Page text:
I believe it is the flexibility of 4X4 access that makes it environmentally responsible. Barrier Islands are nothing more than shifting sand bars. They are constantly in motion. With responsible 4X4 access. you can better utilize the beaches they create and take away. If a certain area is eroding, or needs to be protected as a nursing or nesting area…you can simply close, or limit access to that beach. Temporarily; of course.

If you build “hard structures”: like buildings and roads: you are forced to engage in irresponsible dredge and fill operations, as well as poor beach management practices, like building bulkheads, and jetties. These practices do more harm than good. In many cases, they regressively use taxpayer money to subsidize, ie protect, some rich guys home, that should never have been built in the first place.

Tomorrow, I will attend a Dune Grass Planting at Gilgo beach in NY. As a 4X4 user, I fully support the closing of this, and other beaches to Off Road traffic right now. [Long Island beaches, where I live, took a real beating this winter.] So that is why I will be planting Dune Grass on Sunday. It will give the beach a fighting chance to replenish its self. And I will once again be able to drive on and access that beach at some point in the future.
It’s responsible 4X4 users like me; or some irresponsible rich guy with a million dollar home. You tell me what’s better for the Environment.

Thanks for listening,

2 comments:

chachi said...

Frank,
my family also used to enjoy 4x4 beach access when I was young, and as a result I developed my love for the ocean and it's beaches. I remember the access issues concerning Montauk during the early 90's, where the fisherman would have lost entire beaches if it wasn't for the support of the surf community. It really is wrong that they have miles of their own exclusive play ground, but then again democrats wouldn't be so special if every surfer on the island drove out there on a regular basis. Have fun in Hatteras, I hope they resolve the offroad isssues down their.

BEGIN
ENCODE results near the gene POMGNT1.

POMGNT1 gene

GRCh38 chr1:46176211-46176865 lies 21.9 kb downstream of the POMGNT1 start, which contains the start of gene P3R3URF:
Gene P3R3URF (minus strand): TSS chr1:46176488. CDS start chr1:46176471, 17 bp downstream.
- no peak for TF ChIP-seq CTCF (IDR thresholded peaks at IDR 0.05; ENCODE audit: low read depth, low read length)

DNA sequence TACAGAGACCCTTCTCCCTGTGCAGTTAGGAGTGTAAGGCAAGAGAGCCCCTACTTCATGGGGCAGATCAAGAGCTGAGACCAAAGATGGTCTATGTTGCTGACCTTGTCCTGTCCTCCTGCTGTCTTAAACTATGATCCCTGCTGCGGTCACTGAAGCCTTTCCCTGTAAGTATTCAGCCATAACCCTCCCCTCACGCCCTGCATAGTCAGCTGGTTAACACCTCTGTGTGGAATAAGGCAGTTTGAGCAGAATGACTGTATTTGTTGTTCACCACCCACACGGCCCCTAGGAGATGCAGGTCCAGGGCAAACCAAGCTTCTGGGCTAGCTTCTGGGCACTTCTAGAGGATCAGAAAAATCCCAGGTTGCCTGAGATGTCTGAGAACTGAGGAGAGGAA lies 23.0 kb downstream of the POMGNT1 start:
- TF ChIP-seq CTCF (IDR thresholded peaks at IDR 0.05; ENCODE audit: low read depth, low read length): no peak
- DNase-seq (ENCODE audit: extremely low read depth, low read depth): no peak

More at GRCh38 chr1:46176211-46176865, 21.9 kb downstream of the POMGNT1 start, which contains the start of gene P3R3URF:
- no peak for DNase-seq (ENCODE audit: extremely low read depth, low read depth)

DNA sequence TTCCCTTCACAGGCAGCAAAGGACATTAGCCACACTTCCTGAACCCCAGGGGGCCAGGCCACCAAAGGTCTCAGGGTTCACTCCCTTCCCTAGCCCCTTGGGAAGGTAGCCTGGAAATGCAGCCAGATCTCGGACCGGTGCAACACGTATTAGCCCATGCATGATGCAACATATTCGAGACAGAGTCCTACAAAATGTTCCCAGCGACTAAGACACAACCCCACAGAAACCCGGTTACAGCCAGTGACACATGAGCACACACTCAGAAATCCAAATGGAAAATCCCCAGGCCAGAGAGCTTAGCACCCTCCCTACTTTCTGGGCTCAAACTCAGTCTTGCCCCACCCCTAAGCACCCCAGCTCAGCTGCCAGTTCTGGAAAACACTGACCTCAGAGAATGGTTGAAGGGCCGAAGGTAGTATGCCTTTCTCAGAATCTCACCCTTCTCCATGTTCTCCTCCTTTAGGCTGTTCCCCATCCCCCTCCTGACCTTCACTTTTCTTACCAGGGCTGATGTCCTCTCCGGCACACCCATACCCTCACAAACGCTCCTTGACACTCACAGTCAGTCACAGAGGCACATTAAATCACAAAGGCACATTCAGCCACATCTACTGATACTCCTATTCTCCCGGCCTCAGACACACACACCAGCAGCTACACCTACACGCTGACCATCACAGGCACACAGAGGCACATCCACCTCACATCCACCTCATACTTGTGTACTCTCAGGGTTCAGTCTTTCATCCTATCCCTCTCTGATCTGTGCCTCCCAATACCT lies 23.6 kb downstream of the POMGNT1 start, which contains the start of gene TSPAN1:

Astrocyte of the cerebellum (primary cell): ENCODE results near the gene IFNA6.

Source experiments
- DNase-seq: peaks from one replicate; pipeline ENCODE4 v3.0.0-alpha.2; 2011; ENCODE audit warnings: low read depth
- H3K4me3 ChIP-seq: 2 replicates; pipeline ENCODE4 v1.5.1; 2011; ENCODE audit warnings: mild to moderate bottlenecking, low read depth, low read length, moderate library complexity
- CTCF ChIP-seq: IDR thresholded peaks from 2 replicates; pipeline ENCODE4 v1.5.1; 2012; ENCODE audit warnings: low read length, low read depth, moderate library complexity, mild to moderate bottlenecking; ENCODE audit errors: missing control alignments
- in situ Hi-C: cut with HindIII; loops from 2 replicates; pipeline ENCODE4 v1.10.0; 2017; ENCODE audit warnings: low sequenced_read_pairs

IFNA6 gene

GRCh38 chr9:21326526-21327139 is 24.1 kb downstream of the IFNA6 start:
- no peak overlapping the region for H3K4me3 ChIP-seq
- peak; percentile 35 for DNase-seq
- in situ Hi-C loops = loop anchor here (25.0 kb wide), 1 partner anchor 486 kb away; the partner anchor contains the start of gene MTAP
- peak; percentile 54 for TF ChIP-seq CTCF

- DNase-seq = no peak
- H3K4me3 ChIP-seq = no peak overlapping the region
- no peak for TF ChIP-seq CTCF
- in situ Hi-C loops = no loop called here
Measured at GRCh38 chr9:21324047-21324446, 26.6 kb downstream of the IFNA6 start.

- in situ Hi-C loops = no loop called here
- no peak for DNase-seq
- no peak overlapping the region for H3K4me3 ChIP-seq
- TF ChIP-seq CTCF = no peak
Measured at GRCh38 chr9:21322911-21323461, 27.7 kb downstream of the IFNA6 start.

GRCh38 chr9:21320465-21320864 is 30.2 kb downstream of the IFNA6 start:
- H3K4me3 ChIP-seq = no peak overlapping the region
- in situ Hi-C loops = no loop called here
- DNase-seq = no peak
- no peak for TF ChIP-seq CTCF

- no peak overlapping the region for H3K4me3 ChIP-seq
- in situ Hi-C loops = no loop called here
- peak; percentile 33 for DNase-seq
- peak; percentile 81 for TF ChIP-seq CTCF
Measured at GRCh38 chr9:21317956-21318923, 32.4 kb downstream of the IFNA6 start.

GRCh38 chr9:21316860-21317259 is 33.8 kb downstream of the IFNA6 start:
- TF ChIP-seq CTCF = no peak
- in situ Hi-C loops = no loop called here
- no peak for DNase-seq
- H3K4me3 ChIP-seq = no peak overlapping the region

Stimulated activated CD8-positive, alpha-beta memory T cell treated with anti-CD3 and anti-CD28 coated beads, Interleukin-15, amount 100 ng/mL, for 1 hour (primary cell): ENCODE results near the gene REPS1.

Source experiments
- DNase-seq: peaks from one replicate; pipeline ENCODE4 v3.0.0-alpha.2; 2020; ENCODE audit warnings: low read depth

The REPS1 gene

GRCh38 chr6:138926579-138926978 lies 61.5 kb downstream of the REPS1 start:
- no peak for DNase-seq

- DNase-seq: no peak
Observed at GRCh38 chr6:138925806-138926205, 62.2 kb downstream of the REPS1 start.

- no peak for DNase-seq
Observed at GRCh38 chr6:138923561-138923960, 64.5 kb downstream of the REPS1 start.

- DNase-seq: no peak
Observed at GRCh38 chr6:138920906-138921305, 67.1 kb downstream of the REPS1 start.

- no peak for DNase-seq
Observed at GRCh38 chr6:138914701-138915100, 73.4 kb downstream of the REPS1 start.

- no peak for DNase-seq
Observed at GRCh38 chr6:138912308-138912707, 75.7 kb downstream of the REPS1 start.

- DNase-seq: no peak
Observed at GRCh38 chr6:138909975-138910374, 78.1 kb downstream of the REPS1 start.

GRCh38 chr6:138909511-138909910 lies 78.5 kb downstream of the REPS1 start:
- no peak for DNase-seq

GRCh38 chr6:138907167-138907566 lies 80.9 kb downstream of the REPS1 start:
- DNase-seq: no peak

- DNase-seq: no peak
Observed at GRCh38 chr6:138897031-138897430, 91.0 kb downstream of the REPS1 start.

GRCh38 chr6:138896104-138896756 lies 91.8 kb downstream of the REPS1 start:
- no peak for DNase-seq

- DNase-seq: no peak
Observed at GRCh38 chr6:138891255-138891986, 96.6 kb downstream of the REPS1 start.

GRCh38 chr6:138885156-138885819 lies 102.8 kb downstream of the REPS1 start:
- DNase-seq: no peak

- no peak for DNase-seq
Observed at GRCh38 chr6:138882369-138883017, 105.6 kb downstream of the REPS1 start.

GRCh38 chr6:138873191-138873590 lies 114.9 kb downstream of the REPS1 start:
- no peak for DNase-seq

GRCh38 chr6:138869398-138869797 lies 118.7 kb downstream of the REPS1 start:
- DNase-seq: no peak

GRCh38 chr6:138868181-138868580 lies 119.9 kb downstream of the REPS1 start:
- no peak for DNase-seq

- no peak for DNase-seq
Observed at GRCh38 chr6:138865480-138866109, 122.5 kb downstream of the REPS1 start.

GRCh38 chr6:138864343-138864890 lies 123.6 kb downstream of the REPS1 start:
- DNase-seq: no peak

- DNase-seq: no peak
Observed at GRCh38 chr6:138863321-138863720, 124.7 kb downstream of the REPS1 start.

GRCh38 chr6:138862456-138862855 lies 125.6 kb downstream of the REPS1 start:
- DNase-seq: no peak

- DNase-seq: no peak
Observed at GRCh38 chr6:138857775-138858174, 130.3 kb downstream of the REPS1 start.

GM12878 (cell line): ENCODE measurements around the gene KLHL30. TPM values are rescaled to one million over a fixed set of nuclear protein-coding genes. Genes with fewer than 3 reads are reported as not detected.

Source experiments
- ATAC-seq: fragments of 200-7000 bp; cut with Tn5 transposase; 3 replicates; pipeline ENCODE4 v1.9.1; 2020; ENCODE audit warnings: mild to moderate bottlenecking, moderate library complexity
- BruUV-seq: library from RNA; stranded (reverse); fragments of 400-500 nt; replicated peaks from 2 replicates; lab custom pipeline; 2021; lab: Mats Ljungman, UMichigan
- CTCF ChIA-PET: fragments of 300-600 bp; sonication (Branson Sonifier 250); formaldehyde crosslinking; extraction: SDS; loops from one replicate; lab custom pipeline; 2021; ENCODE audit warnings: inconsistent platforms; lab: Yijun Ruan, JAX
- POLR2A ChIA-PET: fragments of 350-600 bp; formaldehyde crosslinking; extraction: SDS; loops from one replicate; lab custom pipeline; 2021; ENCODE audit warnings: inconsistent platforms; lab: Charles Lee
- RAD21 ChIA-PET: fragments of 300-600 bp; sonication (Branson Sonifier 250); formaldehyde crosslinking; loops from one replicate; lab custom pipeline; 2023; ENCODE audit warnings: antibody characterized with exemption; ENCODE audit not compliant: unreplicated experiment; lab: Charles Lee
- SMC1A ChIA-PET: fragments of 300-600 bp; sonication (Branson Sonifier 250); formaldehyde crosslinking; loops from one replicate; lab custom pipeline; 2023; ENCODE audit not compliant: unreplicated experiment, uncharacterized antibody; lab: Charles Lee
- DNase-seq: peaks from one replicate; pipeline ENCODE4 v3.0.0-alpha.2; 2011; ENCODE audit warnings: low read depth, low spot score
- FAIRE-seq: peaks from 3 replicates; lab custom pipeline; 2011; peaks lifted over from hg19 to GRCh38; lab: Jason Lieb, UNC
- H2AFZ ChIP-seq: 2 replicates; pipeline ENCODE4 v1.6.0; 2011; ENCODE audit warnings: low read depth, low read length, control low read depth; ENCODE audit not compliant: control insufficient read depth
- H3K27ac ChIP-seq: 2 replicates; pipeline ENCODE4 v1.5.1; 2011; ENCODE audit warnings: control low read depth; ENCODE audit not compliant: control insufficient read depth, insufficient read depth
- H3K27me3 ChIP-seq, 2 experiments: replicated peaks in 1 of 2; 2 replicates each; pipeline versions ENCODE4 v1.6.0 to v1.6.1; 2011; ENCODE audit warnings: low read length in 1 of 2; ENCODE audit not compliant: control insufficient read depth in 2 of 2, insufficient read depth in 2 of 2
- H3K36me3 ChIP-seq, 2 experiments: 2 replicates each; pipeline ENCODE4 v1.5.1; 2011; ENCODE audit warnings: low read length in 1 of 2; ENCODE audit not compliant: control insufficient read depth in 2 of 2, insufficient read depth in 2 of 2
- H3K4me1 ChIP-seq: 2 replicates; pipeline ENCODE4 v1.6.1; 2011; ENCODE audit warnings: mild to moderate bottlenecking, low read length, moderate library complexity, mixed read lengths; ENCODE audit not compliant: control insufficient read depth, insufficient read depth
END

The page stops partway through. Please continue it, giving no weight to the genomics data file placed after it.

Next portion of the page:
McPhilly said...

Made my first trip to Gilgo of the year last night for a sunset surf session. Although the surf was small, and the weather a little cool, the evening was gorgeous and yielded another spectacular sunset.

Since it's been so long since I last surfed there, I was shocked at the amount of erosion. A beach that for a long time has been one of the rare, child-friendly shallow-shelving beaches is rapidly becoming a steep shelf beach, with deep channels close to shore. Once can only hope strong SW winds churn the waters, and some of the lost sand, back from West to East.

Anyway, on topic, it's sad that the Fisherman lobbying group see themselves as above us all and as the only group who deserve 4X4 access, or even exclusive access to some areas. We can all get along.

I've only had the pleasure of going 4X4 twice in 49 years. I was treated to it by Bill D. and a during certified windsurfing instructor triaining by Master Trainer Erik, on Ocracoke. Both were unforgettable experiences — and I firmly believe responsible 4X4 access should not be the sole privilege of one user group only.

Yes, there probably need to be checks and balances to ensure the 4X4 use is sustainable for the beach and its life forms — but not to just ONE user group.